Reports of the death of the British comic novel have not, it seems, been greatly exaggerated. Earlier today, it was announced that the Wodehouse Prize for Comic Fiction had been withheld because none of the 62 submissions had prompted “unanimous, abundant laughter” from the judging panel. This is no surprise.

Visit any bookshop and it is incredibly hard to find anything that is likely to raise a smile. Thrillers and chick lit abound, of course, but in the loftier realm of literary fiction we have lost our sense of humour as writers strive to convey big ideas or whimsy in an earnest fashion.

In America, this is not the case. The death of Tom Wolfe has reminded us that you can be humorous and still address the things that matter. And there are plenty who are carrying the torch for this great novelist – Joshua Ferris, Nell Zink, Jay McInerney – none of whom are afraid to use funnies in their fiction.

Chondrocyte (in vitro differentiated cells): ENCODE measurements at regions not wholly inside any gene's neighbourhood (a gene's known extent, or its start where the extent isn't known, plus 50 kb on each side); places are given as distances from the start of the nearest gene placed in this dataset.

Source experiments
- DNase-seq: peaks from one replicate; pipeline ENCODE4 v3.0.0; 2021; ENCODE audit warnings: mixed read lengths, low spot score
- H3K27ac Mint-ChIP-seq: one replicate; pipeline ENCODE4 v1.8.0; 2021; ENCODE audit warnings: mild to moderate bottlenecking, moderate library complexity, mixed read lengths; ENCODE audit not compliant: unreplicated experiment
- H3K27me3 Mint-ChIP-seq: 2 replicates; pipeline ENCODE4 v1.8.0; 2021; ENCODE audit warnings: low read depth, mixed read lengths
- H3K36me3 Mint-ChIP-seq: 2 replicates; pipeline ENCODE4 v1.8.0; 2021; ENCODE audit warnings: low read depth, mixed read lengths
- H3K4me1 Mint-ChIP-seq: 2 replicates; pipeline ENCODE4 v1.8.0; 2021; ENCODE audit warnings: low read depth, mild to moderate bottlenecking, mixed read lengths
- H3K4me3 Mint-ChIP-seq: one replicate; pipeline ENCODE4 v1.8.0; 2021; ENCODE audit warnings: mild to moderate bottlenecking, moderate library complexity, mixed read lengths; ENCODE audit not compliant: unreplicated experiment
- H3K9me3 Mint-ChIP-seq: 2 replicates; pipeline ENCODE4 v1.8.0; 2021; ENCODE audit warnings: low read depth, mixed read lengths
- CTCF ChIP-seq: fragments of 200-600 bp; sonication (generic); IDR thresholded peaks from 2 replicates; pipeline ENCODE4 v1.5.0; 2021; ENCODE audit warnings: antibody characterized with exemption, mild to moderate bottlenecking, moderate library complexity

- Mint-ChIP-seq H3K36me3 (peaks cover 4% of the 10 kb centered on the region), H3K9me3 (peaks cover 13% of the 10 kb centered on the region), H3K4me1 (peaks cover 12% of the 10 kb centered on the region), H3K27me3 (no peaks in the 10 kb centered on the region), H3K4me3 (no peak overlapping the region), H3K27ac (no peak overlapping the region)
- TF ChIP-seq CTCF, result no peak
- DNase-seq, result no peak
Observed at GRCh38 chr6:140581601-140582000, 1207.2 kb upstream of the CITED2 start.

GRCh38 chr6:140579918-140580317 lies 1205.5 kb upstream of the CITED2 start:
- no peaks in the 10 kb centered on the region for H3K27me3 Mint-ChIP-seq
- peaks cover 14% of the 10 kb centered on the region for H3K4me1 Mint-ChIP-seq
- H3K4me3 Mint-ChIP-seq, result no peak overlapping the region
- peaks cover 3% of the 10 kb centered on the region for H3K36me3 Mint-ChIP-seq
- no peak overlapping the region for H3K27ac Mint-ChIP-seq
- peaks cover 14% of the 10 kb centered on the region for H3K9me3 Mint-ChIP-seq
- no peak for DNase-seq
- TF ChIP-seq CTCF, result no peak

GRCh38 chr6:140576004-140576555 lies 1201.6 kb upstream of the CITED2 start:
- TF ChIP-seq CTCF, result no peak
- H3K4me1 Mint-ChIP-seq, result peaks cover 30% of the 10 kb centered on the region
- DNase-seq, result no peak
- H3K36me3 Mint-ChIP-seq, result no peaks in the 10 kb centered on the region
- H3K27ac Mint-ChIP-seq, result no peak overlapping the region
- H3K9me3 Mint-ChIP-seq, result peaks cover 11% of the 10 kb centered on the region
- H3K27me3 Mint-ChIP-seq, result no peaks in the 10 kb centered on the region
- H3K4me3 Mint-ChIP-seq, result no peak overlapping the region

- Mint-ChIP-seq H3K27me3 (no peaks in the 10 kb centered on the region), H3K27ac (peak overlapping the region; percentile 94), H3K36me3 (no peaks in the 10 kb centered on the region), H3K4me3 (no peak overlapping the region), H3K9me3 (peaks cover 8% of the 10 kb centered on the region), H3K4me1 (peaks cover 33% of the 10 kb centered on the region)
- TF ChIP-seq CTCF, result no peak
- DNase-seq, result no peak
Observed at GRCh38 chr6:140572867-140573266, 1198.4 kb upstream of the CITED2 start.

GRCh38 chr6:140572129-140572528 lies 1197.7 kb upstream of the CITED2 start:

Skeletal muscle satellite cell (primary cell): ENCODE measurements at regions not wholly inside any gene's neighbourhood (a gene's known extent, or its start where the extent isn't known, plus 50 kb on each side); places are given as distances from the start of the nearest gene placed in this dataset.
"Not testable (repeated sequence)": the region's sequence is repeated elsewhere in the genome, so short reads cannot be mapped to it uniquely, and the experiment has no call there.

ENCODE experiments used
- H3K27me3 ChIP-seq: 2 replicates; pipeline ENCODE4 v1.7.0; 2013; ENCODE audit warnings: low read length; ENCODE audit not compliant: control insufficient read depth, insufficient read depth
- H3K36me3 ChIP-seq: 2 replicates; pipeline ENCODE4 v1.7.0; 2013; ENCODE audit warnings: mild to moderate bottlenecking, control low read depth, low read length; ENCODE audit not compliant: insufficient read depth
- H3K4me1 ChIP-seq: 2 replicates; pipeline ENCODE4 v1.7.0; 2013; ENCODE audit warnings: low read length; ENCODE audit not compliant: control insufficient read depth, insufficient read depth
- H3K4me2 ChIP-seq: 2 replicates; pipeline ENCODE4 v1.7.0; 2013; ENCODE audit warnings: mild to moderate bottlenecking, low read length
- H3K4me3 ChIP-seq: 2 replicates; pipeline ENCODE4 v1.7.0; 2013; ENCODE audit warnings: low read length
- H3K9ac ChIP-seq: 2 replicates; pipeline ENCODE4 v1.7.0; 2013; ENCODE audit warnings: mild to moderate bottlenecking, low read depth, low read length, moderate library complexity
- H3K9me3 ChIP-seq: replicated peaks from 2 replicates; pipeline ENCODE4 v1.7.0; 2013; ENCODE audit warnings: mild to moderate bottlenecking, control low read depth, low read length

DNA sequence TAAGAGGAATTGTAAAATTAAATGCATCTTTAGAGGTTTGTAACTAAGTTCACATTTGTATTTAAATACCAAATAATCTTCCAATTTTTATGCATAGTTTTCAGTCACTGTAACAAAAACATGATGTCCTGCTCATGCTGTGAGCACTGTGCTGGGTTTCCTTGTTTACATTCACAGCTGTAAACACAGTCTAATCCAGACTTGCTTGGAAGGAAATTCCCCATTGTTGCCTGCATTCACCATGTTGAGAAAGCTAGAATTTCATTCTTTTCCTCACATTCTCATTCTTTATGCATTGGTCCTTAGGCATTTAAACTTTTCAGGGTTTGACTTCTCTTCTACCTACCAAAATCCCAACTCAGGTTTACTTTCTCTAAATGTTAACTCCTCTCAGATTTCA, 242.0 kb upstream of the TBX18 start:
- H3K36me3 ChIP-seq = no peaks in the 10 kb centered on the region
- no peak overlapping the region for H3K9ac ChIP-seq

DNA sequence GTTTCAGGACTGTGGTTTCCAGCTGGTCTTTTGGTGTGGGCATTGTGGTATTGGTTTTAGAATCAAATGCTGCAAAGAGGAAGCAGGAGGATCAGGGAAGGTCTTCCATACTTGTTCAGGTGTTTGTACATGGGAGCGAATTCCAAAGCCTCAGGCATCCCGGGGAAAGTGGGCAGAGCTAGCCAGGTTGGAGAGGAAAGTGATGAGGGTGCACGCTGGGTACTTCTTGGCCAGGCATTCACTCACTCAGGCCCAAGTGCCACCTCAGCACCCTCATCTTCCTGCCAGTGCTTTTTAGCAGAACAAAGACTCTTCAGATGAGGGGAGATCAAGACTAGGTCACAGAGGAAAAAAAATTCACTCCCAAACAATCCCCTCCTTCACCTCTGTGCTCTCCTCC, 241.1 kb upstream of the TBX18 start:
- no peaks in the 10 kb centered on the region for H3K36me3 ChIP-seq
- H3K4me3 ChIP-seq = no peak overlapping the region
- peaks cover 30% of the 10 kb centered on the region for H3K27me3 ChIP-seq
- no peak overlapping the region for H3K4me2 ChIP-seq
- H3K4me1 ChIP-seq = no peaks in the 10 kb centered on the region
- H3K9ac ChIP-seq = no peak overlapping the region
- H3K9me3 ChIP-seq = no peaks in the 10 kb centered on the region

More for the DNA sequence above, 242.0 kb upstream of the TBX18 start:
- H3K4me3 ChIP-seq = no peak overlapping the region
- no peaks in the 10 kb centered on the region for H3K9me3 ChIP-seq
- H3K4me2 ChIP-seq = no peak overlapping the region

The demise in Britain is a recent phenomenon. Two decades ago novelists such as Jonathan Coe and David Lodge were held in high esteem, their way of skewering different sections of society – aristocrats, academics – seen as a skilful way of saying serious things about the world as large. Comedy, quite rightly, was perceived as an important tool as tragedy. But there was popular fiction, too.